5.  Especially with autistic children, be careful of the “gamification” learning model. Your child’s anxiety and stress levels may be increased by creating a win/lose or timed learning situation.
  6.  Pay attention to your child’s Occupational Therapy (OT) professional.  Notice situations where your child could use additional help and ask the OT expert to help you.
  7.  Feel free to provide helpful criticism of your child’s work – but only if there’s some kind of learning attached to the criticism. Always point out areas where they did a really good job and then offer something like: “Here’s what we can work on for the next time,” or “Oh, good, you remembered to do….”
  8.  Give your special needs child a say in their own education. Allow them to prioritize the order in which they would like to learn things. Give them as much choice as possible.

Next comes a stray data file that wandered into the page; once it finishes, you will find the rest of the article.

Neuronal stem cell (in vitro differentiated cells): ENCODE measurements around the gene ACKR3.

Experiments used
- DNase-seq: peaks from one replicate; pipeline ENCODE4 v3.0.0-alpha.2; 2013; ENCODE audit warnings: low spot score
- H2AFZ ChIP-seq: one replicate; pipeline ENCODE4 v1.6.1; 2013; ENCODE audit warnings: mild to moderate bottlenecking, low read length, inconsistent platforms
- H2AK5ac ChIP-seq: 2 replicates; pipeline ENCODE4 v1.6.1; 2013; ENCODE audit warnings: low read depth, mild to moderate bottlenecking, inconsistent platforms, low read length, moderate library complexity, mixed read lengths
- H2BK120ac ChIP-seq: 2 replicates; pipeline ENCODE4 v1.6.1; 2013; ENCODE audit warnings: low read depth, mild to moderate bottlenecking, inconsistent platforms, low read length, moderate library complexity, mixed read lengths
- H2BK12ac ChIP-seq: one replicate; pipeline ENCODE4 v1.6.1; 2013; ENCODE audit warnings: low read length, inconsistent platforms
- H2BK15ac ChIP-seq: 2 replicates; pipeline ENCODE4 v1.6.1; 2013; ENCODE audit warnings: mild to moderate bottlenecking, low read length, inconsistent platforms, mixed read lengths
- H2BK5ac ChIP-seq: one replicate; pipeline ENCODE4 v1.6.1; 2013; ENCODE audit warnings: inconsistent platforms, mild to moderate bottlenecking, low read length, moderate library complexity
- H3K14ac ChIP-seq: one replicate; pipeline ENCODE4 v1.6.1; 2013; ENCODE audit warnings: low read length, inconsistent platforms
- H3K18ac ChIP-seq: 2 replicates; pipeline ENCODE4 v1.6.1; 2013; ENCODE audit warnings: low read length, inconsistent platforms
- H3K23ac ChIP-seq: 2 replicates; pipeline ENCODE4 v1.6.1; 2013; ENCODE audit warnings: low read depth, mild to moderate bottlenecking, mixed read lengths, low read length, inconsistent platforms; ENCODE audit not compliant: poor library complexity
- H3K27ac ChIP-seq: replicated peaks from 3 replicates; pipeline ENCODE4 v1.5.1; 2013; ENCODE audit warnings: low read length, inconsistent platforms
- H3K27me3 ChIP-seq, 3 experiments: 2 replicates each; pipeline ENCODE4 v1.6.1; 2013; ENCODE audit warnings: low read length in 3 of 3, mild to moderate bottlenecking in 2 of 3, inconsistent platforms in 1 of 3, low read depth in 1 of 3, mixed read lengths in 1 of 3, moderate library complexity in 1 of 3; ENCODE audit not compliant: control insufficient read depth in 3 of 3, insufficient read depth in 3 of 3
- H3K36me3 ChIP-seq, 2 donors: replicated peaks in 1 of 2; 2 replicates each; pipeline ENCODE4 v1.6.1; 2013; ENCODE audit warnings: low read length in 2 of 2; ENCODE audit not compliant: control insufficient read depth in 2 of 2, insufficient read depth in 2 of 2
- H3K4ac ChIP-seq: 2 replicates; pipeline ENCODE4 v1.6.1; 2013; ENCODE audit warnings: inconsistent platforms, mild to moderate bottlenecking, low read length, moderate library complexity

9.  Don’t talk about your child’s special needs as a “disability.” Just treat it as a different character trait – “Some people do some things better than others,” etc.  Ask your child to tell you how you can help them.
  10. When “going over” your child’s work, don’t use a red pencil. Never ‘X’ anything out. Mark the paper “Let’s take another look at this” whenever possible. Allow the child to correct their own work. Your role is to give assistance and point them in the right direction. 


For access to  eight great curriculum products, visit https://globalstudentnetwork.com/.  GSN has qualified educators available to help you choose the curriculum best suited to address your student’s special education needs.